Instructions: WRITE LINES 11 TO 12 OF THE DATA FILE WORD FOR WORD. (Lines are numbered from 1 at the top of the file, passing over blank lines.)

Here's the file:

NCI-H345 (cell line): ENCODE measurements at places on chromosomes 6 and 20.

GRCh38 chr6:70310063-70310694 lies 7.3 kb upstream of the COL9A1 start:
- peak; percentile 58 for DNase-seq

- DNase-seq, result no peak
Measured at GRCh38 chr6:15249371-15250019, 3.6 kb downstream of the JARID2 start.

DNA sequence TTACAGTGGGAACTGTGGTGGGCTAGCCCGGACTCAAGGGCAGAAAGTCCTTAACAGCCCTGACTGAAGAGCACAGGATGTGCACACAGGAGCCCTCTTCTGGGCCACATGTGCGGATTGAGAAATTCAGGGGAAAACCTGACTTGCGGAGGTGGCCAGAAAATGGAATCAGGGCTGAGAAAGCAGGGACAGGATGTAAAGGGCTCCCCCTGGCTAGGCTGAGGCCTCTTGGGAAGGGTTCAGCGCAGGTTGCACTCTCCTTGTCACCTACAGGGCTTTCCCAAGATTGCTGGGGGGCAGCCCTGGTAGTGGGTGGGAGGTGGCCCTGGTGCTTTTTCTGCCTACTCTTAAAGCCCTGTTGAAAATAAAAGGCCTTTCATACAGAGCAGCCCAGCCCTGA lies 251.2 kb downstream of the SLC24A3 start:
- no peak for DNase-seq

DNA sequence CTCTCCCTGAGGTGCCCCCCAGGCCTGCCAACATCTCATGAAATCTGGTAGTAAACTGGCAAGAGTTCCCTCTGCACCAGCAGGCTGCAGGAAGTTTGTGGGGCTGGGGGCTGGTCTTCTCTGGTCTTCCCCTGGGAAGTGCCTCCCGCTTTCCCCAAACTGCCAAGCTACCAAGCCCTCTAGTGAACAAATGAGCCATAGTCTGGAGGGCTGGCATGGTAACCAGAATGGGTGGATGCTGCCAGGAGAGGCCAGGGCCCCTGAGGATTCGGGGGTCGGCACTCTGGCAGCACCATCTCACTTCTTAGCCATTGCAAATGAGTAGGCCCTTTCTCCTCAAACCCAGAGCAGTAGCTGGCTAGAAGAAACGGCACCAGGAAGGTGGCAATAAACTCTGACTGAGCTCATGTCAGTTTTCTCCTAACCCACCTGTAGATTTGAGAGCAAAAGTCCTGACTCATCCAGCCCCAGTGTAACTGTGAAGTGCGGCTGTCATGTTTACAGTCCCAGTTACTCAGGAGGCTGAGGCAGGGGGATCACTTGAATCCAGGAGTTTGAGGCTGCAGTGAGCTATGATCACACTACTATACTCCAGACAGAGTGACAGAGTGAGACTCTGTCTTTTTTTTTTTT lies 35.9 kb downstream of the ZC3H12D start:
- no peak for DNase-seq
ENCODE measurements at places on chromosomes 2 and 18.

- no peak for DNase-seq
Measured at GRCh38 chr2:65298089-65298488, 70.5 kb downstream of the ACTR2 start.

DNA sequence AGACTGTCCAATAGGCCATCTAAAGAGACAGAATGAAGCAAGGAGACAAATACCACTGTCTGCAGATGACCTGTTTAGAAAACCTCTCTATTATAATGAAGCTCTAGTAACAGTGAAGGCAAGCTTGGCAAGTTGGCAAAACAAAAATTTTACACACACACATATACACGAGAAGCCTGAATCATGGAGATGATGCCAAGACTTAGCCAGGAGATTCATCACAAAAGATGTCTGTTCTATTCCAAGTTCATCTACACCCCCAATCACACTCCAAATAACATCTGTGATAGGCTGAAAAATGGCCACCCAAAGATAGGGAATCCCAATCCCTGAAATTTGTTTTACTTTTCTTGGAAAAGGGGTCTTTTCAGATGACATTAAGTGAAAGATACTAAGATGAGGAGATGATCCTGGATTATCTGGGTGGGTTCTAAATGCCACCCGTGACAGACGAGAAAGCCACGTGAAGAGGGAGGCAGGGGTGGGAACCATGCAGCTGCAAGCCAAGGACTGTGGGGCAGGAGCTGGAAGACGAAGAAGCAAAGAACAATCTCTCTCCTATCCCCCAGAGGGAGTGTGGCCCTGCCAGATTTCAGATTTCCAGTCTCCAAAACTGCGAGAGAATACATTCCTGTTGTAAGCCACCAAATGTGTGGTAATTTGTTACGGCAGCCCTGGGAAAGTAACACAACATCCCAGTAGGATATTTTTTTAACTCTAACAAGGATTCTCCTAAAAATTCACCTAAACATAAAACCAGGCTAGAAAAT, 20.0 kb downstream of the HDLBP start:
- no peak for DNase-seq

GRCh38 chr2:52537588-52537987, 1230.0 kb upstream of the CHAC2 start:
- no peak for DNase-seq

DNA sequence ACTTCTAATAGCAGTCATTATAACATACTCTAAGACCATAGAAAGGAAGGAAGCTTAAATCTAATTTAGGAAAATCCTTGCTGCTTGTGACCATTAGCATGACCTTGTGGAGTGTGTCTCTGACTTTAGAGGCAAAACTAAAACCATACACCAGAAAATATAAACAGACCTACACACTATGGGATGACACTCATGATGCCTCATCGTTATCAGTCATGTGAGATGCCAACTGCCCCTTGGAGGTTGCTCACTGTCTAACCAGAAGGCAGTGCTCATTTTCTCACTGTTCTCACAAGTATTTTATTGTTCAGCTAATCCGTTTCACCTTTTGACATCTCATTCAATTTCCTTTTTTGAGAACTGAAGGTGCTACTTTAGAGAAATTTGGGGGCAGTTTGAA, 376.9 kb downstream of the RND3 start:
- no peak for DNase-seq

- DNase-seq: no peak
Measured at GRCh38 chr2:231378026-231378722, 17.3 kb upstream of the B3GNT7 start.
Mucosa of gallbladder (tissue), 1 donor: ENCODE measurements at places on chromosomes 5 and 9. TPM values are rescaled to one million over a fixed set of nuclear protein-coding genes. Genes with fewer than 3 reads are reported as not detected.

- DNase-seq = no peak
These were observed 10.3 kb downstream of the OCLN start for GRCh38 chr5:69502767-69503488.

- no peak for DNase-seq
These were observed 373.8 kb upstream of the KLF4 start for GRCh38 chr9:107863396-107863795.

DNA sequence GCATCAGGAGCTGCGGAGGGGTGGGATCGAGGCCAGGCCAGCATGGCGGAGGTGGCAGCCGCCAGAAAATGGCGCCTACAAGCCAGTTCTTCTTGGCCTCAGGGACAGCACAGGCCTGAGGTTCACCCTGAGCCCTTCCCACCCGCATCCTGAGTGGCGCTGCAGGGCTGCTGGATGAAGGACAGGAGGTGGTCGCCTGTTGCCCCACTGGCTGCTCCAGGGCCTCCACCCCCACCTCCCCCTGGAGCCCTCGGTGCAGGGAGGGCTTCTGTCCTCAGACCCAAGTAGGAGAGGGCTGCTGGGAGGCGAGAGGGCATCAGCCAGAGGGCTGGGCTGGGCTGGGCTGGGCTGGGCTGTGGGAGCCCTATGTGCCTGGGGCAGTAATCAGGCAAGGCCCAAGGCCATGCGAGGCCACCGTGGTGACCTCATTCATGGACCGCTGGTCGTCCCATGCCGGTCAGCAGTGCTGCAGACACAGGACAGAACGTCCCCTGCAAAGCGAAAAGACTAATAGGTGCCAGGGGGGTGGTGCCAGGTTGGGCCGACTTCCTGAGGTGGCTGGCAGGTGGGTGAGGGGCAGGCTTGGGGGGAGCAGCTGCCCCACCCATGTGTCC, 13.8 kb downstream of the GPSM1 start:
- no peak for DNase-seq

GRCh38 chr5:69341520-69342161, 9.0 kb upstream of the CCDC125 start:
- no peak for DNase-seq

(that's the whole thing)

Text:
- no peak for DNase-seq
Measured at GRCh38 chr2:65298089-65298488, 70.5 kb downstream of the ACTR2 start.